My heart breaks for the loss of Stephen Marwa. For the past six years, Stephen has been my constant collaborator, but so much more. Over time, his vision for the women and girls of Tanzania, his dreams and work have somehow permeated my own.
Unable to attend his funeral in Musoma, I have been working through my own process. Rereading the hundreds of emails that started with his initial introduction in late September, 2016. I can still feel the eagerness and sense of urgency that emanated from his initial message. I had never connected with someone so utterly committed to growth and capacity building. He was completely open to any opportunity or insights that could help him create opportunities for women and girls in this community.
Over the years, that same sense of eagerness and committment continued unabated. Every time we visited Stephen during study abroad trips, we witnessed a transformation. Under his leadership, everything seemed to thrive and grow. And his energy to start new projects and initiatives seemed limitless. Given the pace of transformation, the best we could do was try to add value. So this was exactly how we framed our trips and engagement. I stressed to the students that the work was Stephen’s, and not ours. But through collaboration we would strive to make meaningful contributions. Through our study abroad trips, and later through virtual engagement, students were encouraged to watch and learn and understand, and offer contributions through projects and ideas.
The results have been extraordinary. HRCO projects have included reusable sanitary pads; a community bicycle lab; a tilapia pond; piggery; greenhouse; tailoring and shoe making; and a brick press that transforms local soil into construction blocks. All of these projects featured Stephen’s vision and leadership, and the talent of women, youth and vulnerable populations, working toward empowerment and self-sufficiency. In recent months, Stephen announced that he was starting a Center for Experiential Learning. He planned to invite teams from area villages to engage with his many social entrepreneurship projects, towards replicating in their own communities and contexts. Although ambitious, we had no doubts that Stephen would fulfill his vision. He was already well on his way.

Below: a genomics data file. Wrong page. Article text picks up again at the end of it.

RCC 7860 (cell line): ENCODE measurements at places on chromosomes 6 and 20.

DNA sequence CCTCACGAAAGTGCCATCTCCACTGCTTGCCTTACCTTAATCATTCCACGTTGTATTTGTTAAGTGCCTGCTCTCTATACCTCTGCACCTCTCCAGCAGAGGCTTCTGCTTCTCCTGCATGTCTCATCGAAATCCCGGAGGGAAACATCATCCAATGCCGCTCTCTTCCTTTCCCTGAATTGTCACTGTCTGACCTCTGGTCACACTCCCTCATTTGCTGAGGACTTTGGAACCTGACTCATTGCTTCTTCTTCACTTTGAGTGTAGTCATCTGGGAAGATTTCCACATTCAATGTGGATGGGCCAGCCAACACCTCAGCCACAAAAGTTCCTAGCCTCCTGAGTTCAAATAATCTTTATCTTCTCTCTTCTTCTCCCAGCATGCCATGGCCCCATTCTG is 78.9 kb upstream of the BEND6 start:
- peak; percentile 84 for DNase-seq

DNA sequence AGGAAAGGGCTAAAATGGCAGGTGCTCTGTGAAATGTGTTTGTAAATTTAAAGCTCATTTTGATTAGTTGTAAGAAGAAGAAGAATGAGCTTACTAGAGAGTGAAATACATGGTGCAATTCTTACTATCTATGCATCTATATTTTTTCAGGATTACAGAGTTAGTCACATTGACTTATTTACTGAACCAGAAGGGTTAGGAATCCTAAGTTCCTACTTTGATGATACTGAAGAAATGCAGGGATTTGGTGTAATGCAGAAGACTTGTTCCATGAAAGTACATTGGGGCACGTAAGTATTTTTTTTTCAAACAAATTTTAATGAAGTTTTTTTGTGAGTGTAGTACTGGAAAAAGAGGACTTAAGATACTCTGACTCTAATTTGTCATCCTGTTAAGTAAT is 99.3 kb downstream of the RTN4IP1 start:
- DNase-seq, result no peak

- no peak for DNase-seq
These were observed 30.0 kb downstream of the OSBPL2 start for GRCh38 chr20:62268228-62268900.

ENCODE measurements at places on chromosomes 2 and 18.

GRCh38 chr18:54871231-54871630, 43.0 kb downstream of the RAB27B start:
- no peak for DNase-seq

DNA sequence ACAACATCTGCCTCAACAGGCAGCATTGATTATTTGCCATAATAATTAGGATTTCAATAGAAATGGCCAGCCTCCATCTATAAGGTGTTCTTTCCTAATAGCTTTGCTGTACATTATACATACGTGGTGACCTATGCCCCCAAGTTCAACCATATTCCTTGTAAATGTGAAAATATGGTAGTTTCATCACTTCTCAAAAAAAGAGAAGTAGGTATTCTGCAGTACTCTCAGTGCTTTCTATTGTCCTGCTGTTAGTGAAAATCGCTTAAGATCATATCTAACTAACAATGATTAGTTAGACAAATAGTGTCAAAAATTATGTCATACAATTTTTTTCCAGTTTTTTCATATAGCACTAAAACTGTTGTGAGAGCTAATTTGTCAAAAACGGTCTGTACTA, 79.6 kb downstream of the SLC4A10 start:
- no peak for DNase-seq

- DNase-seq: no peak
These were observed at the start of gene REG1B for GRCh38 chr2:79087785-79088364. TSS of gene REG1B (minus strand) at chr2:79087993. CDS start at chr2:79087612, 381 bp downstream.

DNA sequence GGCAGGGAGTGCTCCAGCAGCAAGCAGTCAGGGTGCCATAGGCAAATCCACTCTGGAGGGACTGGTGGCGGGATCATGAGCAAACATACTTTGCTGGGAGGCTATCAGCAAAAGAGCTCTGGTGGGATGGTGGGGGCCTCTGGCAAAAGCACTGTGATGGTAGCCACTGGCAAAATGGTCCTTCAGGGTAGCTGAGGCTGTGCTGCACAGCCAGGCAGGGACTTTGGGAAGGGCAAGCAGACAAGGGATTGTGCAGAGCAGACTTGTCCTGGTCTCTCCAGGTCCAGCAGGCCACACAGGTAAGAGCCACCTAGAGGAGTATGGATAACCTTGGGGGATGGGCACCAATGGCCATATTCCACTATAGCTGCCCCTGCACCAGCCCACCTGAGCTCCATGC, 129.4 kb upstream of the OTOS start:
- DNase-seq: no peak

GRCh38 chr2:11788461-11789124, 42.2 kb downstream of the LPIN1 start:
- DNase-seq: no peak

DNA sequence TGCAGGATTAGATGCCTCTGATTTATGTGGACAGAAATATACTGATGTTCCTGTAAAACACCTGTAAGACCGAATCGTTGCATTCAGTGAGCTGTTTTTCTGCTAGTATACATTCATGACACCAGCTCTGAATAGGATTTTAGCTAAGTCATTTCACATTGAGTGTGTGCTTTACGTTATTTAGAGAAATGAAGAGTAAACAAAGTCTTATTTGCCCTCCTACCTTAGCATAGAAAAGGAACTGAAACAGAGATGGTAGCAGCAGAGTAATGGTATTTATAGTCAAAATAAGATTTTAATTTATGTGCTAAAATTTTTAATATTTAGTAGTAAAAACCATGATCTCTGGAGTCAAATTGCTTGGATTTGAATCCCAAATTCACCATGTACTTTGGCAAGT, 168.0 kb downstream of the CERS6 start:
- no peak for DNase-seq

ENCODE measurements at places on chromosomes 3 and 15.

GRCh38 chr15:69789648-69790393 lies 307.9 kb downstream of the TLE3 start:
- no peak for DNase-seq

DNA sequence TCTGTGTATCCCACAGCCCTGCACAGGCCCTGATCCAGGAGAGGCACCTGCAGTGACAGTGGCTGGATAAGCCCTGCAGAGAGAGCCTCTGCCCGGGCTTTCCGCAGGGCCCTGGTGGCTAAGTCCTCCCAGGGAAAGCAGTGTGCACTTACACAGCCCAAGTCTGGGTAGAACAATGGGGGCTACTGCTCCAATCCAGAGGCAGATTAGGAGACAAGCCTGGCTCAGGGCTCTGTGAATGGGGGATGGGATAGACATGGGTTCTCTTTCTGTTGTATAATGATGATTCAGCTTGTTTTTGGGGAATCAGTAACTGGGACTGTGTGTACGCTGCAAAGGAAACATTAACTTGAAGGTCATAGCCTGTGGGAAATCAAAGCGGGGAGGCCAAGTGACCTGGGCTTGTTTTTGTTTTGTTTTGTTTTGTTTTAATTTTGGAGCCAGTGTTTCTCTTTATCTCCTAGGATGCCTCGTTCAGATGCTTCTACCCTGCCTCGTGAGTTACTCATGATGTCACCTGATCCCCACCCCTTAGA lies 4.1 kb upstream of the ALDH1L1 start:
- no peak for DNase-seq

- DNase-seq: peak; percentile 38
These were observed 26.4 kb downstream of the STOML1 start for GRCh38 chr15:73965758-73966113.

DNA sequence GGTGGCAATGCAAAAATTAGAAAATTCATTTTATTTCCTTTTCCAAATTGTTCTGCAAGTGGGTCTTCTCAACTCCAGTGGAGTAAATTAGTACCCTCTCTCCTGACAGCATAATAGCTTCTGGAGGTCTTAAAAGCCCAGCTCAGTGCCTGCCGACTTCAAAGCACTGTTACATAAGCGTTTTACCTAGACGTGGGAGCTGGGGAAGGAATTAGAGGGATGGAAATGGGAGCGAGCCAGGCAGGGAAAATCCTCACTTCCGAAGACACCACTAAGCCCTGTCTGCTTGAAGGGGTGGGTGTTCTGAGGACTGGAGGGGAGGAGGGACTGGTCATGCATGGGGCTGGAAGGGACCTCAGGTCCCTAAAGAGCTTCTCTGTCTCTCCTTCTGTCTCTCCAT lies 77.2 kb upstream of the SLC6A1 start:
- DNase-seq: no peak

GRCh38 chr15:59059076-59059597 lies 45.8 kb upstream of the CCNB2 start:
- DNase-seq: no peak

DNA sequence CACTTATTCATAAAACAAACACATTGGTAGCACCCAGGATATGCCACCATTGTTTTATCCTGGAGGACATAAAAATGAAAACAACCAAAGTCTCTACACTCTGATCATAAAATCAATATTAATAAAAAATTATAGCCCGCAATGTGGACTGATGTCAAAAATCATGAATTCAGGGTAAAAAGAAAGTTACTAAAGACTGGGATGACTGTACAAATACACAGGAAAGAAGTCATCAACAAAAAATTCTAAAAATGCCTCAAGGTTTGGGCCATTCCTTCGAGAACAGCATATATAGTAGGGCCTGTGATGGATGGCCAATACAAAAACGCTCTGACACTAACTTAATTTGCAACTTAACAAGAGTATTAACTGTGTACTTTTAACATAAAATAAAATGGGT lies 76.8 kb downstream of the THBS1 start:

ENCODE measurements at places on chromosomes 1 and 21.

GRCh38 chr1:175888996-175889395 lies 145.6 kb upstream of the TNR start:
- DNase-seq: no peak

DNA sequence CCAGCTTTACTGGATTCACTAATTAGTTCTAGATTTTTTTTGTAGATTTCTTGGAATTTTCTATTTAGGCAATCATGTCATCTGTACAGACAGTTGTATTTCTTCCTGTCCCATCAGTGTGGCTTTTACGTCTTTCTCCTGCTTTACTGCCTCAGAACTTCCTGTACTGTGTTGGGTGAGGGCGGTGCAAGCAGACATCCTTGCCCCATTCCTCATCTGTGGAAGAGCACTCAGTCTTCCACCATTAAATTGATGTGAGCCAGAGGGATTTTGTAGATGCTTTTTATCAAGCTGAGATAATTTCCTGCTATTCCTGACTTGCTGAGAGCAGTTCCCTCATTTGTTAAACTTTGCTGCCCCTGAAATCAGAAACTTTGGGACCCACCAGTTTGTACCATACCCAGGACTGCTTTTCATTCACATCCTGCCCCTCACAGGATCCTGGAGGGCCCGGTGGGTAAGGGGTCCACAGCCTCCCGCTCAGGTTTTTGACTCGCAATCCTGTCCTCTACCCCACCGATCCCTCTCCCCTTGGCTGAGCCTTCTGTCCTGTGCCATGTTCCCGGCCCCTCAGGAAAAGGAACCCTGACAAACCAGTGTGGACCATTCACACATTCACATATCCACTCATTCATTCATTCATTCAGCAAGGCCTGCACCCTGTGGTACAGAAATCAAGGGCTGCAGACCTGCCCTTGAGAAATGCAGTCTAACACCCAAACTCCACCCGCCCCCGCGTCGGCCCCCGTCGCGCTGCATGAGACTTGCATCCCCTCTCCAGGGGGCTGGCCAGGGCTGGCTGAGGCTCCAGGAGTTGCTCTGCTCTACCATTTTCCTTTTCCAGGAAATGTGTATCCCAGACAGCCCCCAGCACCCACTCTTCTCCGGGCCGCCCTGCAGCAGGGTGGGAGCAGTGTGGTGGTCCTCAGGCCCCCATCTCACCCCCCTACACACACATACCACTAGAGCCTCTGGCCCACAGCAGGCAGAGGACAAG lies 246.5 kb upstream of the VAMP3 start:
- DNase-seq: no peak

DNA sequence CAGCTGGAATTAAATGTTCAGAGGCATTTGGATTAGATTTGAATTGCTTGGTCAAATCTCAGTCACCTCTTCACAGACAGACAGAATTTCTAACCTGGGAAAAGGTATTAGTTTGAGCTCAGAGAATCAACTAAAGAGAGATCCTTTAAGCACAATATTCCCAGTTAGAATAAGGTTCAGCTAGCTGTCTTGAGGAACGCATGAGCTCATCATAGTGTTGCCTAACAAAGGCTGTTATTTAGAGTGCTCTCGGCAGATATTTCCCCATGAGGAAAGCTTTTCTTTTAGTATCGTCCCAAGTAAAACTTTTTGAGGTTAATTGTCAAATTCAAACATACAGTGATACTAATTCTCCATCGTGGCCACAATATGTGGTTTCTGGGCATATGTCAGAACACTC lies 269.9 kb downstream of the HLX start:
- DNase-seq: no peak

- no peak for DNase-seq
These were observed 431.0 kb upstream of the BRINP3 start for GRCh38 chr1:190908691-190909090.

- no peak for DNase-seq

Over the years, Stephen’s work has integrated with my own work. Through virtual projects and engagement, UB students connect with Stephen and his initiatives, exploring sustainability and working on proposals that also support their own goals. These efforts have catalyzed a growing portfolio of NGOs across Africa who are eager to build capacity and follow Stephen’s inspiration through collaboration and virtual projects.
Sadly, I cannot know if Stephen’s projects will continue on in Musoma in their current form. But I can promise that his legacy will live on through my own work and the work of so many others who have been inspired and forever changed. Despite the daunting challenges in communities and villages around the world, there are inherent assets and strengths that can be cultivated and nurtured. Stephen has shown us that empowerment is more than a concept or an ideal. It is within our capacity and reach, and by coming together, in-person or virtually, we can transform ideas into reality and a future that is worthy of our collective dreams.